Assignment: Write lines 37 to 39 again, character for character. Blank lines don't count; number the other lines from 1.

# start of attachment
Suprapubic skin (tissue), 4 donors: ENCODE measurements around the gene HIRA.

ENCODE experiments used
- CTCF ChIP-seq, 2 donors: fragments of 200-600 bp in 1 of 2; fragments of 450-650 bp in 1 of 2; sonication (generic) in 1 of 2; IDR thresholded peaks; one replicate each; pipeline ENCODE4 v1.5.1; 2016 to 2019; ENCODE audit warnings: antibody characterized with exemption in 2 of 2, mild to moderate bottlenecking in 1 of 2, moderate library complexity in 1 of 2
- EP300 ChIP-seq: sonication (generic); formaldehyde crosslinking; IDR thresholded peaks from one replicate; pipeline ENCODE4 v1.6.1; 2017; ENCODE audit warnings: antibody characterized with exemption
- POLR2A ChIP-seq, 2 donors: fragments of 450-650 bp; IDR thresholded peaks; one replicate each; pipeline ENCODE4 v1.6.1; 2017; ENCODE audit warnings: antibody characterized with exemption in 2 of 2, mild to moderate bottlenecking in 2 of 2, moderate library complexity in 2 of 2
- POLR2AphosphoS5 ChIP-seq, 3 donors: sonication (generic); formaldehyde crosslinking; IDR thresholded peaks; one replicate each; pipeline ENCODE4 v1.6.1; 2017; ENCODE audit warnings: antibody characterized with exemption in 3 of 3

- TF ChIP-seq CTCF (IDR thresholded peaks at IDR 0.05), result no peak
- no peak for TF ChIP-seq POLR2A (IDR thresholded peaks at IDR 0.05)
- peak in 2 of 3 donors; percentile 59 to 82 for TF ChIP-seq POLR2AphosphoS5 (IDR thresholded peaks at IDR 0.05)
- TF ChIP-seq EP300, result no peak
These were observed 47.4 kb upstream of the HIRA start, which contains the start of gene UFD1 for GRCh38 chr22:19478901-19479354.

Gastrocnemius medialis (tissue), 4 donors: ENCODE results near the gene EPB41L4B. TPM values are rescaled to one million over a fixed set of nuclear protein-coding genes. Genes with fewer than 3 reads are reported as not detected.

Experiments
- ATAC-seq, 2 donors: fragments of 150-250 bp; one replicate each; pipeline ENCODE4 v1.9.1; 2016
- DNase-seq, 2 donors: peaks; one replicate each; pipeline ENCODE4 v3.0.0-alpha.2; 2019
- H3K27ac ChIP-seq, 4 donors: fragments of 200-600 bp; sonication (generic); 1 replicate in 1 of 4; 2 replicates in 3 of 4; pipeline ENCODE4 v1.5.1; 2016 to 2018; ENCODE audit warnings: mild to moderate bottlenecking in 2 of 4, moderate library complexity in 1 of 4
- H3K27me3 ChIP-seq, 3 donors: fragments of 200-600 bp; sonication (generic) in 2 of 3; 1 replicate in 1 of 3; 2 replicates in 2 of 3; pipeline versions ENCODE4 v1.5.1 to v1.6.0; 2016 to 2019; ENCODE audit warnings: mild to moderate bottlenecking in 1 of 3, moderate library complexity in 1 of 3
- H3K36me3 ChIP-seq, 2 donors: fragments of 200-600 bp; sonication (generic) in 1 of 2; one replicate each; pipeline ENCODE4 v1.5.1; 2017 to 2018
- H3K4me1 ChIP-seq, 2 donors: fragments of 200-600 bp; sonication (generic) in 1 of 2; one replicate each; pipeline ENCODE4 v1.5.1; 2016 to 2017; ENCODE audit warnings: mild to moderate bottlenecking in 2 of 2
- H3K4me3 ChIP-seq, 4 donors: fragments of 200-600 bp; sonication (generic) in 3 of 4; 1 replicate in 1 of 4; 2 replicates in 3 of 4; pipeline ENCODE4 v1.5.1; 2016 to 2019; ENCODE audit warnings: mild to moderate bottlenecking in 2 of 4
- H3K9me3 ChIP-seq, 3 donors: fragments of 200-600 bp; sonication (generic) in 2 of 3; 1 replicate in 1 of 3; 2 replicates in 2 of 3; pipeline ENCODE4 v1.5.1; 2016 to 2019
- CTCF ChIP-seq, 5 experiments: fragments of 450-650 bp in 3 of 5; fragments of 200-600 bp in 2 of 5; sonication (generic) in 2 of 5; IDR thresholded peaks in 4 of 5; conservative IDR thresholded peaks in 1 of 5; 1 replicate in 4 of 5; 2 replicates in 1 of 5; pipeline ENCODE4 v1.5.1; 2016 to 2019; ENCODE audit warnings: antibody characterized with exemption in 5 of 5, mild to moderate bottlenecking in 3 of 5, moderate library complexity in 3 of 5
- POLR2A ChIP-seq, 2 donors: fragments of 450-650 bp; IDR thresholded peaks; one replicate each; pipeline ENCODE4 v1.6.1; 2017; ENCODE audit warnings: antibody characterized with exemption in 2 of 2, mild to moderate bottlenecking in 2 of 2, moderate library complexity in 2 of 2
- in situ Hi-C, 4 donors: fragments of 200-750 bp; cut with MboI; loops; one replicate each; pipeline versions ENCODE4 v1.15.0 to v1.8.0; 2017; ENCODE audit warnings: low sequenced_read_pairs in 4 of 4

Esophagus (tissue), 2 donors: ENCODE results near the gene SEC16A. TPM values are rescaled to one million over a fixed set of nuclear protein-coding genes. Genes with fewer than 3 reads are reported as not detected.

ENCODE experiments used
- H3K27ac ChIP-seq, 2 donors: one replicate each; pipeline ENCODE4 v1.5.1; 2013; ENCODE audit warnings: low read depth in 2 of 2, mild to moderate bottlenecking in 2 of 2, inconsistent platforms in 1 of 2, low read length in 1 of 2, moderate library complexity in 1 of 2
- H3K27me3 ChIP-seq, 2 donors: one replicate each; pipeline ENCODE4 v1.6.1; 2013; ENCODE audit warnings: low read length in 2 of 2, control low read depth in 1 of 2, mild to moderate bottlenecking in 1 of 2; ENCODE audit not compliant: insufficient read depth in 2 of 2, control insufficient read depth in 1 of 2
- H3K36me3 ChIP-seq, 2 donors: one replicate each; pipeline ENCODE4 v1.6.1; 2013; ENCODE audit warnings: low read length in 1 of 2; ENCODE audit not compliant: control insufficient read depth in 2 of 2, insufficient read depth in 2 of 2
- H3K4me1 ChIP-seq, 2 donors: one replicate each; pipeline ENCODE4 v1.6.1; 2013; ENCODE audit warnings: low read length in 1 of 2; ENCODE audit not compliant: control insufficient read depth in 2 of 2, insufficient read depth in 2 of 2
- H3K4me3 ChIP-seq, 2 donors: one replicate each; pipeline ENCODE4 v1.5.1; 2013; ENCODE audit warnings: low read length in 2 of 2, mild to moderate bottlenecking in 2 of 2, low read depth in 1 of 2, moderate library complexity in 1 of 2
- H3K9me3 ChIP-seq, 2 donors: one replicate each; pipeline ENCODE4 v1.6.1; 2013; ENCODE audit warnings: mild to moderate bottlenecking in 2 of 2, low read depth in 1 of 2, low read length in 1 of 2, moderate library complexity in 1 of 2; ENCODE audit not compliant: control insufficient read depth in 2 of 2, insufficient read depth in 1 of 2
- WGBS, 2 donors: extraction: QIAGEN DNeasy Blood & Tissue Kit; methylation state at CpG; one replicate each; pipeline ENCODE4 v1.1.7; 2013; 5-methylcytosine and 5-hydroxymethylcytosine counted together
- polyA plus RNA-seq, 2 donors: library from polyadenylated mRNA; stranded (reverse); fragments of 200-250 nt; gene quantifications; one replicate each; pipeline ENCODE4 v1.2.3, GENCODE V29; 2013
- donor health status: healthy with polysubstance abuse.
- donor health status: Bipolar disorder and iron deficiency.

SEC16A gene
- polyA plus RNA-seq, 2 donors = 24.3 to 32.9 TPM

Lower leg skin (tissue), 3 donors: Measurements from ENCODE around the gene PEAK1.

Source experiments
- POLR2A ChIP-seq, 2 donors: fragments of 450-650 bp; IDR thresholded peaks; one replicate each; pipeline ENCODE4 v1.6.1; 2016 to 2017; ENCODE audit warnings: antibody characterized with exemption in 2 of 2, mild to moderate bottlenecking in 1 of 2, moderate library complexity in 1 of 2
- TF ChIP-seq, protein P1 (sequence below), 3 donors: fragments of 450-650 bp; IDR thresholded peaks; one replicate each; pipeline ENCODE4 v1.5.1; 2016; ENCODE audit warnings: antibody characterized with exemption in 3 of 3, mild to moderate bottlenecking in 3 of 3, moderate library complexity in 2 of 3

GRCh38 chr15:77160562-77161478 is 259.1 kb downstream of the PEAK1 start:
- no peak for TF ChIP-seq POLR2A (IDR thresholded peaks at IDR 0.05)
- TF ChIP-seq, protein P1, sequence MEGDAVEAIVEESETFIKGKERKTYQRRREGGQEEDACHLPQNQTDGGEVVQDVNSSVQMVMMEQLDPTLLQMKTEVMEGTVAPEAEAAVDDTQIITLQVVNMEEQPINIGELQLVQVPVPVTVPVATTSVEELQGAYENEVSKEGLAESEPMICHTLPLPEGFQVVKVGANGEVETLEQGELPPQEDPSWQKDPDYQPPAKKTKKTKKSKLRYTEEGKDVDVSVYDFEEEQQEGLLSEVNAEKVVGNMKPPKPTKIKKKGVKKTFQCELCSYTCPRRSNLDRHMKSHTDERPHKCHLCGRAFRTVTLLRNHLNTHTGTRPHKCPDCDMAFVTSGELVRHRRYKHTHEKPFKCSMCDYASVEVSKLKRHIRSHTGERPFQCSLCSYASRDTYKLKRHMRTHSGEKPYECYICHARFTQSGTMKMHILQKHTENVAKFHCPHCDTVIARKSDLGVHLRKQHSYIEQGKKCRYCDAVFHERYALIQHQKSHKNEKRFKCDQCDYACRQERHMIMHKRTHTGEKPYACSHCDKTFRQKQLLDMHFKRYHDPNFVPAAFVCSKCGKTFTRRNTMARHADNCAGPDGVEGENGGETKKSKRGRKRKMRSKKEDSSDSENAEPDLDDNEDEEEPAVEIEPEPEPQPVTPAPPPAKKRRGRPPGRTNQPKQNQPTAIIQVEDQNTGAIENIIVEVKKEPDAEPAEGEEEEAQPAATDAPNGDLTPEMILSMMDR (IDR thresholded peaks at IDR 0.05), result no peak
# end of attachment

SEC16A gene
- polyA plus RNA-seq, 2 donors = 24.3 to 32.9 TPM

Lower leg skin (tissue), 3 donors: Measurements from ENCODE around the gene PEAK1.